The week before the hurling championship began in April Gearóid Hegarty came out of his house one morning and had to smile at the discreet message left for his attention. From the dust, grit, and dust gathered on his car, the words ‘Up Cork’ were rubbed in.
Hegarty is living in Drumcollogher in west Limerick, right on the Cork border. He meets more Cork people than Limerick people in his daily routine. He is more dislocated from the hype around Limerick city and its environs, but, even back then, there was no escaping the enveloping madness and spiralling giddiness around what Limerick could yet achieve.
They had just hammered Kilkenny in the League final and much of the discussion in the lead-up to the Championship had centred around Limerick having the potential to win six-in-a-row.
Hegarty dismissed it all as ‘crazy talk’ but he still acknowledged the difference in mood around the county, and the threat that posed to the group as they embarked on their quest for four-in-a-row.
“In terms of the hype around Limerick, it’s much, much different going into the Championship this year than it was last year,” said Hegarty.
At that stage of the season, the general consensus around Limerick was similar to how everyone felt about Kilkenny in the lead-up to the 2009 championship when they were also going for the four-in-a-row. After hammering every side in 2008, with an average winning margin of 15 points, that narrative didn’t follow the linear pattern everybody expected it to in 2009.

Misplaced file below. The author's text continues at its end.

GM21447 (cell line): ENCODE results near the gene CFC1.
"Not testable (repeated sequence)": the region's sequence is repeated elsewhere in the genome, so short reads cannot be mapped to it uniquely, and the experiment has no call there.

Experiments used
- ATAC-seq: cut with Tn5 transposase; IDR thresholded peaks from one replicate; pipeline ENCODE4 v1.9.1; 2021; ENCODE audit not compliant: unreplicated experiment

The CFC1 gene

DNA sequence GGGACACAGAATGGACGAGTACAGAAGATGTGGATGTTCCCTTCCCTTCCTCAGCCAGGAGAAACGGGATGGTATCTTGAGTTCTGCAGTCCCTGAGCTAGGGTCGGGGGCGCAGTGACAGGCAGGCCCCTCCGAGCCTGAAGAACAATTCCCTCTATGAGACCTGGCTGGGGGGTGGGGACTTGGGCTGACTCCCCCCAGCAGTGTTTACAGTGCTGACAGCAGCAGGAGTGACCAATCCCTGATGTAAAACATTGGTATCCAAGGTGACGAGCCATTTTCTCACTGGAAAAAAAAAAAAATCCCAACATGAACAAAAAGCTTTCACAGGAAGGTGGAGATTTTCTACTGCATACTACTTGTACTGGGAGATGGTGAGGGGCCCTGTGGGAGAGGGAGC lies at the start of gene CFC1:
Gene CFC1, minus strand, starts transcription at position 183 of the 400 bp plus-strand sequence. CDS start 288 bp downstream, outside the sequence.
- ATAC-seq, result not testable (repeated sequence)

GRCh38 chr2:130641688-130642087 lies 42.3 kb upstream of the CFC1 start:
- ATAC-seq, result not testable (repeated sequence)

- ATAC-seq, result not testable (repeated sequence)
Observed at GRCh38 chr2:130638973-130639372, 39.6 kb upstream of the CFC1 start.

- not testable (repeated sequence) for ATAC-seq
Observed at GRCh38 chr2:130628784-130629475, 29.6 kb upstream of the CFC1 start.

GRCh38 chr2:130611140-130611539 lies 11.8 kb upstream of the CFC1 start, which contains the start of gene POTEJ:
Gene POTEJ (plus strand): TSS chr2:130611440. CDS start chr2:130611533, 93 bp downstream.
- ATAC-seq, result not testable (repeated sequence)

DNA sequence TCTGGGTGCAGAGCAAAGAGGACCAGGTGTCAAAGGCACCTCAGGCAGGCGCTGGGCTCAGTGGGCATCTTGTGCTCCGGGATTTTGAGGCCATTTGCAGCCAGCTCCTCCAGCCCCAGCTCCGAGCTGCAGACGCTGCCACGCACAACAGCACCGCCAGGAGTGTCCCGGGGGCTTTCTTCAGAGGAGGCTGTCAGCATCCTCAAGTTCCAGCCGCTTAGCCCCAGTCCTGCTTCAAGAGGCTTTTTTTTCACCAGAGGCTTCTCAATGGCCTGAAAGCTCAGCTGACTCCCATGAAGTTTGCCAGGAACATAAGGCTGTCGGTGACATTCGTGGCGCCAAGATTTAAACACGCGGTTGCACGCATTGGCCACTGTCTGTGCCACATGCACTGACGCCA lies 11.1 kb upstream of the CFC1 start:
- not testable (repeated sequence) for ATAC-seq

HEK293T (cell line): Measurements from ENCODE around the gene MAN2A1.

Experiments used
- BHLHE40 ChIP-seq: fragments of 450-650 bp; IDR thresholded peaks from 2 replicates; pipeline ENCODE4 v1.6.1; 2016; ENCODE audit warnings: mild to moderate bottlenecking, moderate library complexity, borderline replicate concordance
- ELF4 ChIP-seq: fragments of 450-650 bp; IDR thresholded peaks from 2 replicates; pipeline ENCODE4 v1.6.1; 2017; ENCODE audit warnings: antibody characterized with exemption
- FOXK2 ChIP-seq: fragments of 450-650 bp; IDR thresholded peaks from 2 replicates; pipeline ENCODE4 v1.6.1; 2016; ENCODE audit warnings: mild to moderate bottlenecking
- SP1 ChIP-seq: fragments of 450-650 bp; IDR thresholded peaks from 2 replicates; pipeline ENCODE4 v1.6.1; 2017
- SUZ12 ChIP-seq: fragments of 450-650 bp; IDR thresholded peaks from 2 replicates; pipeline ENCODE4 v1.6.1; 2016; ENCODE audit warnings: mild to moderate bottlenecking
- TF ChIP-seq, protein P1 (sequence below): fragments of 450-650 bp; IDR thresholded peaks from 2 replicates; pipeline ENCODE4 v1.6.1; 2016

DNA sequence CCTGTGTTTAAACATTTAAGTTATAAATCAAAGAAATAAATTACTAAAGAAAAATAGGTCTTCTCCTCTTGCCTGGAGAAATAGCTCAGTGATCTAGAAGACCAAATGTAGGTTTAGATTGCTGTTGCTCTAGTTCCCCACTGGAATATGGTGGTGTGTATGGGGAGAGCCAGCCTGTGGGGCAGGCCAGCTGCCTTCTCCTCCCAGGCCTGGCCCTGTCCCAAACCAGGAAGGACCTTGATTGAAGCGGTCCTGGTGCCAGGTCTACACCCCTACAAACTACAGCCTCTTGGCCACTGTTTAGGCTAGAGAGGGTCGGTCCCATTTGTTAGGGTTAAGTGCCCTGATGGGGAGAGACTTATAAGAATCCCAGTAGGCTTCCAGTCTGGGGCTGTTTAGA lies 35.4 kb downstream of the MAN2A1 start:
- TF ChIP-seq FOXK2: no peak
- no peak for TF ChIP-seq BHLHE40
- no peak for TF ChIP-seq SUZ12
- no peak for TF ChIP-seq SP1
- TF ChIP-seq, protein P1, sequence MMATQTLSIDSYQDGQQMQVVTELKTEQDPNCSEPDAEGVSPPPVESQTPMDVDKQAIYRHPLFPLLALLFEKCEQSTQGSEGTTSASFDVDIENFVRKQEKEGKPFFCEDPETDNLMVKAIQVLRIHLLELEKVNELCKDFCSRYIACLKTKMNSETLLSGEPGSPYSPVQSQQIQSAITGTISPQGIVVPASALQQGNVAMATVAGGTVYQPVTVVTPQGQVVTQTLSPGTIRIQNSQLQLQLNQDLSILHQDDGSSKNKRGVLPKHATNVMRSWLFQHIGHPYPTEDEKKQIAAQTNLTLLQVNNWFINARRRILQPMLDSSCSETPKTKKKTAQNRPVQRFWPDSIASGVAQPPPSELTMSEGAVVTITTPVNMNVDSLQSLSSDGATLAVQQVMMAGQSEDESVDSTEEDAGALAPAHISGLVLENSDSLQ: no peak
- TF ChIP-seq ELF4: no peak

Galway and Dublin rattled Kilkenny in Leinster. Waterford put up a huge fight against them in the All-Ireland semi-final while Tipp had them on the ropes with 10 minutes to go in the final. Kilkenny only won that match because of an incredible goalkeeping display from PJ Ryan.
Limerick have experienced similar struggles this season but they’re still back in the place everybody expected them to be, still fancied to get the job done like Kilkenny did 14 years ago.
One of the biggest differences though, is the volume of games; Kilkenny played four games that year to win the All-Ireland; Limerick had to play four extremely tough games this summer just to reach the Munster Final.
Every game Limerick played this year was like an All-Ireland Final for the opposition. Kilkenny had to deal with those challenges too when they were going for the four-in-a-row but the terrain was vastly different.
Back then, despite Galway’s arrival into Leinster for the first time in 2009, Kilkenny were certain to win Leinster. Throughout those years when they were gobbling up Leinster titles, Kilkenny really only had to peak for two games during a five-week period between early August to early September.
The numbers told as much. During Kilkenny’s four-in-a-row, they won their eight games in Leinster by an aggregate margin of 98 points.
However, in the last two seasons alone, Limerick have played 10 games in Munster. Outside of an 11-point win against Cork and an eight-point win against Tipperary last year, Limerick won those other five games (they drew with Clare in the round robin last year, lost to Clare and drew with Tipp this year) by an aggregate margin of just nine points.